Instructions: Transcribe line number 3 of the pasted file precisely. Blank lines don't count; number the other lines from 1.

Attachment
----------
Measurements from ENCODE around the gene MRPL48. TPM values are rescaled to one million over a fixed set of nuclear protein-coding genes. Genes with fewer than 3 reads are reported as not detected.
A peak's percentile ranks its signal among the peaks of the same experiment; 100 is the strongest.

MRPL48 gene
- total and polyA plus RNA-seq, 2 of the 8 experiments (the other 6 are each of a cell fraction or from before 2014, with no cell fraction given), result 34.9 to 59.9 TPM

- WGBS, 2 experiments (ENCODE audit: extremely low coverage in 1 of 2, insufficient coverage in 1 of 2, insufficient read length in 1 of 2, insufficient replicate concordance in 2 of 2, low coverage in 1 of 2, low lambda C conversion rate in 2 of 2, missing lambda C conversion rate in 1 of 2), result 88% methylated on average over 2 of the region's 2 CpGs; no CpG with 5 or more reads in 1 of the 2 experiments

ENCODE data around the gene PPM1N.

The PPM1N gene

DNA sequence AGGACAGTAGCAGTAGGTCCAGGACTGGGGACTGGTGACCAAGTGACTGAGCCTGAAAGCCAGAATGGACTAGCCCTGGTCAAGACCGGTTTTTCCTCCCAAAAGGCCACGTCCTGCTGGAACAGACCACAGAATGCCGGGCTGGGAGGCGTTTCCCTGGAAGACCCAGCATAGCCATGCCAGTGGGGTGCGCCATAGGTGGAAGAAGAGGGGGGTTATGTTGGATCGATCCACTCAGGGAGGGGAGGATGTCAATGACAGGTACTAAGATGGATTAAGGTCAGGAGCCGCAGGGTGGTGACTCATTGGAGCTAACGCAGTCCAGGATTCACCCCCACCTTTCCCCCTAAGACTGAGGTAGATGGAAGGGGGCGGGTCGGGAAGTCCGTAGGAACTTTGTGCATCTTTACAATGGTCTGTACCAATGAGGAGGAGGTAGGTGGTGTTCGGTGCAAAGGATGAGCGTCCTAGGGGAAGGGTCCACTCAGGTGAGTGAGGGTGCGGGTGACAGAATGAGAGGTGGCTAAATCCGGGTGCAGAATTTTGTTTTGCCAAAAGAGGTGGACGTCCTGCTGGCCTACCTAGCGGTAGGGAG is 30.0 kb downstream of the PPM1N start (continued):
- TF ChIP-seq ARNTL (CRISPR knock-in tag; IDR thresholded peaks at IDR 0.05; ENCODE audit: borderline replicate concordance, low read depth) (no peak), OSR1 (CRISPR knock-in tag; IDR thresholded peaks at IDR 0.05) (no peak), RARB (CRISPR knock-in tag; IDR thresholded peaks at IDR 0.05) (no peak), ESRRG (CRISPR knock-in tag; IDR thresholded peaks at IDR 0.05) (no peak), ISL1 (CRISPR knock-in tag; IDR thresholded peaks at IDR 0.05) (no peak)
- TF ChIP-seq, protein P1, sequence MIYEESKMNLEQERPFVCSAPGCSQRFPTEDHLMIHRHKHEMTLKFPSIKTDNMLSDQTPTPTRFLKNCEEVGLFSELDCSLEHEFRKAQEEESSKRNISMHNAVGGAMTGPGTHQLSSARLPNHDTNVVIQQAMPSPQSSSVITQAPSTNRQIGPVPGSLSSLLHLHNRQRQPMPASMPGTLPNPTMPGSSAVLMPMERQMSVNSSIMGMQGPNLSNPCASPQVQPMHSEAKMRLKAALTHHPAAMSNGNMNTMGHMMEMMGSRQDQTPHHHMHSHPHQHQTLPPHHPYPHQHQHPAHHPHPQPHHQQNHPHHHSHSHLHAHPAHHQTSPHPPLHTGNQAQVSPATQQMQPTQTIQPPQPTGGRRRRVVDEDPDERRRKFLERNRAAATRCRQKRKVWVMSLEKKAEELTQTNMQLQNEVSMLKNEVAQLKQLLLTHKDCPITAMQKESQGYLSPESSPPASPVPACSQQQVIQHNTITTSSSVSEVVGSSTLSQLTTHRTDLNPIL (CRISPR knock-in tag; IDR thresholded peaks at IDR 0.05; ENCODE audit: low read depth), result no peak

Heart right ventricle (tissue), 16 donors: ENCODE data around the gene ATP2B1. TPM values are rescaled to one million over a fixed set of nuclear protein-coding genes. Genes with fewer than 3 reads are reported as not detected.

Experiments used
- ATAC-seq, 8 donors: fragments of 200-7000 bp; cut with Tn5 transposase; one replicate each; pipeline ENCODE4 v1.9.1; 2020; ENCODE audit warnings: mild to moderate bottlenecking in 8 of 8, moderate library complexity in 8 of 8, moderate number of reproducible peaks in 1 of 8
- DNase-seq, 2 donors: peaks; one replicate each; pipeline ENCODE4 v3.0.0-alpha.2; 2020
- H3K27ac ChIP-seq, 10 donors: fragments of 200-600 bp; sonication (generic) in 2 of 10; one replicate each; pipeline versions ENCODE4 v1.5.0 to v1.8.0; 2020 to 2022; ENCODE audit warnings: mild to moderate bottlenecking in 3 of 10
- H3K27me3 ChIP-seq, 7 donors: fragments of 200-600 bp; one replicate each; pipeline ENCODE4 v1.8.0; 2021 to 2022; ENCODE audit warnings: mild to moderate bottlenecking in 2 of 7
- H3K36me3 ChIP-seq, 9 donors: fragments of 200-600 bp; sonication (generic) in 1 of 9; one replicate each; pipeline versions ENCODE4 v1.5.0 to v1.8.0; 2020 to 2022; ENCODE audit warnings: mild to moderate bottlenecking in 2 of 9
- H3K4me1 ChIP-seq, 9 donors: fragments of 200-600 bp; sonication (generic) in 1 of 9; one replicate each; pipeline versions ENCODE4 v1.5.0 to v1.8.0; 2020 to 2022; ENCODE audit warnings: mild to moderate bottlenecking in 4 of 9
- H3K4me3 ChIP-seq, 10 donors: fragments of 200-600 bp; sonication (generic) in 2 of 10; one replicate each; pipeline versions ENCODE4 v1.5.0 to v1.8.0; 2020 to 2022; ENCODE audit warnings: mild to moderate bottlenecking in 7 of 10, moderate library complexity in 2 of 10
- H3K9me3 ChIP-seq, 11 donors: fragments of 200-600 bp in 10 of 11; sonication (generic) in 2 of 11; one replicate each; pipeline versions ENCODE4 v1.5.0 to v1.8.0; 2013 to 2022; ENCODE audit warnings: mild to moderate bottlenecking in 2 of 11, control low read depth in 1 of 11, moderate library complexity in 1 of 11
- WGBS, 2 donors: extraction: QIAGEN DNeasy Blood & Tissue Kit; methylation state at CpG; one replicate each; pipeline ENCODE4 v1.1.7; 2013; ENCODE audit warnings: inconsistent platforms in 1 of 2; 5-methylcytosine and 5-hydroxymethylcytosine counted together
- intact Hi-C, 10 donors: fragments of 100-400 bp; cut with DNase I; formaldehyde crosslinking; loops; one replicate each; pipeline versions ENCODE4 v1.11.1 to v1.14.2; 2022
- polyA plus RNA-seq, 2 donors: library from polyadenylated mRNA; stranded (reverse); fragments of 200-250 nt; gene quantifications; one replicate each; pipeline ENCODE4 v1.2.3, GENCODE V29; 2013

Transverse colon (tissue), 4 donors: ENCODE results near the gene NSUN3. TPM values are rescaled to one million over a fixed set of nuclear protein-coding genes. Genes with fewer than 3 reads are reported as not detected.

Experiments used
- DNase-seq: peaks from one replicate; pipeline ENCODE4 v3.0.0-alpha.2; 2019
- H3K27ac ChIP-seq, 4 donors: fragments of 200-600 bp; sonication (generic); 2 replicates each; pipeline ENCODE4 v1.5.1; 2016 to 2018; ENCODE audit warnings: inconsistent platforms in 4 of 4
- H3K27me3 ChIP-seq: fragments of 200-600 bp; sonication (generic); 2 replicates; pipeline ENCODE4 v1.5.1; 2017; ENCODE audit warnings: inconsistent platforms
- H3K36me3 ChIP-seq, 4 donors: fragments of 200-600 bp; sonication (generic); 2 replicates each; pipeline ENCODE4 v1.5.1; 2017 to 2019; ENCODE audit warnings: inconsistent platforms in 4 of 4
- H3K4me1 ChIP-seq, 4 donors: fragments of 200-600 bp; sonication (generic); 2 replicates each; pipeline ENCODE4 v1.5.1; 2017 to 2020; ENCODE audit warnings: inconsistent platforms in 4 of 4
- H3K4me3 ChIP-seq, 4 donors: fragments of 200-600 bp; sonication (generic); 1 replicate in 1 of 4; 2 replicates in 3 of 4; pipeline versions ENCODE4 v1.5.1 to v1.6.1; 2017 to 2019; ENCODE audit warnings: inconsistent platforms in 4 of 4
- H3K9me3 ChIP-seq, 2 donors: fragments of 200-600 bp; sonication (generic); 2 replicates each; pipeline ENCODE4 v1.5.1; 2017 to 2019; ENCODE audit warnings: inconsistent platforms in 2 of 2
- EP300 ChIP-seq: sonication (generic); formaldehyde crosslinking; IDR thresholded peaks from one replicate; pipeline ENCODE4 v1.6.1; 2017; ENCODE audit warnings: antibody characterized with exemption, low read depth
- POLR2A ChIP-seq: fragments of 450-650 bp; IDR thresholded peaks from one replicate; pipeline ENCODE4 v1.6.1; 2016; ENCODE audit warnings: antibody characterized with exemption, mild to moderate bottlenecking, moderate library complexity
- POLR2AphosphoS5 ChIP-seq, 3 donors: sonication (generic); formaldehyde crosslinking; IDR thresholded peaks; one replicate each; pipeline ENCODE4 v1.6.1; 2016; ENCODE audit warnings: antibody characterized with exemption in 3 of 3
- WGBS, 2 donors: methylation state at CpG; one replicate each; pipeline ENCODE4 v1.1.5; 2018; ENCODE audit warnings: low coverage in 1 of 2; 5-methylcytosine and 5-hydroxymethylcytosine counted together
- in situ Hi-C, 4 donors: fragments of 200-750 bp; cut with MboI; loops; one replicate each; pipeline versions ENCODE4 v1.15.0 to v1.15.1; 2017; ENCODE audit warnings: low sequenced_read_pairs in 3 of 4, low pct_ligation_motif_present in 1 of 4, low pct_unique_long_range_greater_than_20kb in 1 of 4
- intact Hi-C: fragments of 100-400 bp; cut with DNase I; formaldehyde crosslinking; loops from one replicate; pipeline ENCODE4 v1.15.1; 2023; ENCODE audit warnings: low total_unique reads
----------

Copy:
MRPL48 gene